Sacred Heart University has a bridge program for current nurses and has an RN to BSN to MSN pathway as well as a Direct Entry MSN option. A major benefit of the programs is they are both available fully online. Furthermore, even though students are taking graduate-level courses, they are charged the undergraduate rate. The CCNE-accredited programs offer specializations for clinical nurse leaders, nursing educators, and nursing executives.
Robert Morris University is another higher education institution with online options for nurses seeking an MSN without a BSN degree. Upon graduation, students receive both their bachelors and masters degrees. With CCNE accreditation, the degree programs include classes that prepare nurses for jobs in academic, clinical, and research settings. Health assessments, health policy, and pharmacology are all part of the curriculum.
The RN to MSN program from Gonzaga University is available to registered nurses who have already completed their ADN degrees. The bridge program further educates nurses on key topics such as best business practices, healthcare laws, and quality care in the field of nursing. Ethical, financial, and legal issues that face nursing administrators will also be explored at length. To graduate from the program, a total of 45 credits is required.
The Massachusetts College of Pharmacy and Health Sciences, also referred to as MCPHS University, holds a bridge program for those who wish to get working quickly instead of taking the time to earn a BSN. All coursework is done online while clinical hours can be scheduled within local healthcare facilities. Besides an orientation, students will need to attend four multi-day residencies to receive their MSN degrees. The majority of students are able to achieve their MSN degrees after three years of study.
The University of Delaware has recently launched a bridge program for nurses who wish to obtain an MSN without a BSN as a pre-requisite. The degree will be offered through a dual study program with the Lerner School of Business. To prepare for a management-level career in nursing, students take both nursing and business courses simultaneously. Upon completion of the ADN to MSN program, graduates will be eligible to receive the Executive Nursing Practice certification by CCNE.
At the University of North Carolina at Chapel Hill, registered nurses with an ADN can apply directly to the college’s MSN program. The college offers a number of tracks for their MSN degrees. Specialization options include Health Care Systems and Nurse Practitioner. Prior to starting master-level courses, ADN to MSN students will take 12 credits of pre-requisite courses that cover professional nursing practices and community health. On average, ADN to MSN students complete graduation requirements within three years.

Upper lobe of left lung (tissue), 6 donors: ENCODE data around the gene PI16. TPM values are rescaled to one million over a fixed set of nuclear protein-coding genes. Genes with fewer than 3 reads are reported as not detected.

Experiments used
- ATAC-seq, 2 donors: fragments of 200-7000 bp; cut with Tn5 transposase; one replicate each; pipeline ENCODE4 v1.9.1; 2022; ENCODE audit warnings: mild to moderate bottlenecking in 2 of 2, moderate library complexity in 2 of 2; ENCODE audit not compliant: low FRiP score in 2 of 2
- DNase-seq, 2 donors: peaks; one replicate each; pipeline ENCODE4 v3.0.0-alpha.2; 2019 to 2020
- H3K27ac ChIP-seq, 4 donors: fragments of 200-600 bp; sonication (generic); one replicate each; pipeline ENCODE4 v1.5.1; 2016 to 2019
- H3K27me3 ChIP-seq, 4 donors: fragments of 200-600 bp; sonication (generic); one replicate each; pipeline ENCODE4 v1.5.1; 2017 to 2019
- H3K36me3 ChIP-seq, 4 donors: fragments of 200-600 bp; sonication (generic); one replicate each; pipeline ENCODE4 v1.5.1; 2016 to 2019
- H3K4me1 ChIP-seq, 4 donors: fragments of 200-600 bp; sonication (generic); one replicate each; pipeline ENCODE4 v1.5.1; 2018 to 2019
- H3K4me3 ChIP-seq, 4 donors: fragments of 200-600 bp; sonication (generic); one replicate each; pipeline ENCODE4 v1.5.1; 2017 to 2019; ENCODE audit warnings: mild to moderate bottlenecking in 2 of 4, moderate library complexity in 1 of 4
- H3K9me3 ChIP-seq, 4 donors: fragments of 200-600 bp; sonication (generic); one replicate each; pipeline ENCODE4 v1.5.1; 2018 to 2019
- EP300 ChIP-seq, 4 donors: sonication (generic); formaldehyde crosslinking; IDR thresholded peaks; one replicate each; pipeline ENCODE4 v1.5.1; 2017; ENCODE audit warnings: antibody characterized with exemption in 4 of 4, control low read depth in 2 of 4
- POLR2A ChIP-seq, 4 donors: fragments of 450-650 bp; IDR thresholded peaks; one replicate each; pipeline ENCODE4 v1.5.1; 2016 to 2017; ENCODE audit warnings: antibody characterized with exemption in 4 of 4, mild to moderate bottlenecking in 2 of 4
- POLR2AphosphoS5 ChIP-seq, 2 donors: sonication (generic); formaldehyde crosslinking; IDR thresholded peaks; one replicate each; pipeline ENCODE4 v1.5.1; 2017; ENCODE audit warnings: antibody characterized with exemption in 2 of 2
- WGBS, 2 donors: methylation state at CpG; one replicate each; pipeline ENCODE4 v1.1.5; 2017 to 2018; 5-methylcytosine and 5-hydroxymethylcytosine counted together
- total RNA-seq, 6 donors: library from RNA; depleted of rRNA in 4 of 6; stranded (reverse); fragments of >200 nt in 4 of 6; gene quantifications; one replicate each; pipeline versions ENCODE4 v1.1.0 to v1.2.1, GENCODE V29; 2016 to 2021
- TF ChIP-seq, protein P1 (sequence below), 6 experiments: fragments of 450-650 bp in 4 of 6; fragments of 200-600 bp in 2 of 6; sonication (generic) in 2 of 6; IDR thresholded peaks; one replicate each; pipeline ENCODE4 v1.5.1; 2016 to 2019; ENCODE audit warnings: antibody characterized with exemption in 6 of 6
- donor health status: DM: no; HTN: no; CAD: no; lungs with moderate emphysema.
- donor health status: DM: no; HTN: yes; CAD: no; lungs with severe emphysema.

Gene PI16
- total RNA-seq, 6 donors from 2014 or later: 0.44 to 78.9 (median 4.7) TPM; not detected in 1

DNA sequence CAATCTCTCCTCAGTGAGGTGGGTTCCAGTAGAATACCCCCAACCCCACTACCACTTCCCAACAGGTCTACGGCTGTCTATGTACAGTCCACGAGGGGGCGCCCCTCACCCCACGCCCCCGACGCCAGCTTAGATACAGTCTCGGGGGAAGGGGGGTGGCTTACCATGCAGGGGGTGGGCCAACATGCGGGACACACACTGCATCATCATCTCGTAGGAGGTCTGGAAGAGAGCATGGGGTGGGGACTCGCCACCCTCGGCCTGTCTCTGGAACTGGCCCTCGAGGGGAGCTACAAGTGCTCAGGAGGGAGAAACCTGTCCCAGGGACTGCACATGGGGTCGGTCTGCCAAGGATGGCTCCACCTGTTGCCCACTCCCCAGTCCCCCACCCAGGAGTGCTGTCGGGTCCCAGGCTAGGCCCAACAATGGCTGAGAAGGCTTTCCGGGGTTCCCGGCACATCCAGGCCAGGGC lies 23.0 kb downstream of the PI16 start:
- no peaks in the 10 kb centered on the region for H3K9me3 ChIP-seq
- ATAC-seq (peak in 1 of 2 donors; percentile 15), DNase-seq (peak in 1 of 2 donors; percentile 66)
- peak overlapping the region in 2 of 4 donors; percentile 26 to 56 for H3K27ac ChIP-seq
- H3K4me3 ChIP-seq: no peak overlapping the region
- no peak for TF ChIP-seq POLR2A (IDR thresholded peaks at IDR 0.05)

The Direct Entry MSN program at the University of Arizona is one of the top-rated programs in the nation. The MSN program is 100 percent online and is offered through both an ADN and BSN track. The key difference is the ADN to MSN program requires three additional courses than the BSN track. In addition to needing an ADN, nursing students are required to have taken a college-level statistics course. Safety, healing practices, clinical leadership, patient-centered care, and more will be studied throughout the MSN curriculum.
Associate degree holders are eligible to take part in George Washington University’s RN to MSN program. By enrolling in the program, students earn both their BSN and MSN over the course of their studies. The George Washington University Nursing Department has different MSN pathways available, depending on the student’s career goals. Options include Nurse Practitioner, Nurse-Midwifery, and Family Nurse Practitioner. Online courses are available with a minimum number of campus visit required for degree completion. All clinical hours will go toward the student’s MSN requirements.
At Vanderbilt University’s School of Nursing, the college has an accelerated and flexible ASN to MSN degree path for current nurses. The program is targeted to registered nurses looking to become nurse practitioners. Nursing courses are offered in blocks to accommodate work schedules with evenings and weekends available. Recorded sessions and online delivery are available, too, with classes discussing community health, nursing practice ethics, pharmacology and health assessments.
Each ADN to MSN degree program was ranked based on a number of factors. Factors used to rank each school included tuition costs, acceptance rate, and graduation rate. Tuition costs made up of 50 percent of each school’s score while the acceptance rate and the graduate rate make up the other 50 percent. Tuition costs are subject to change annually. If a college is not listed above or any schools note an error, please contact our editorial team to make the appropriate corrections.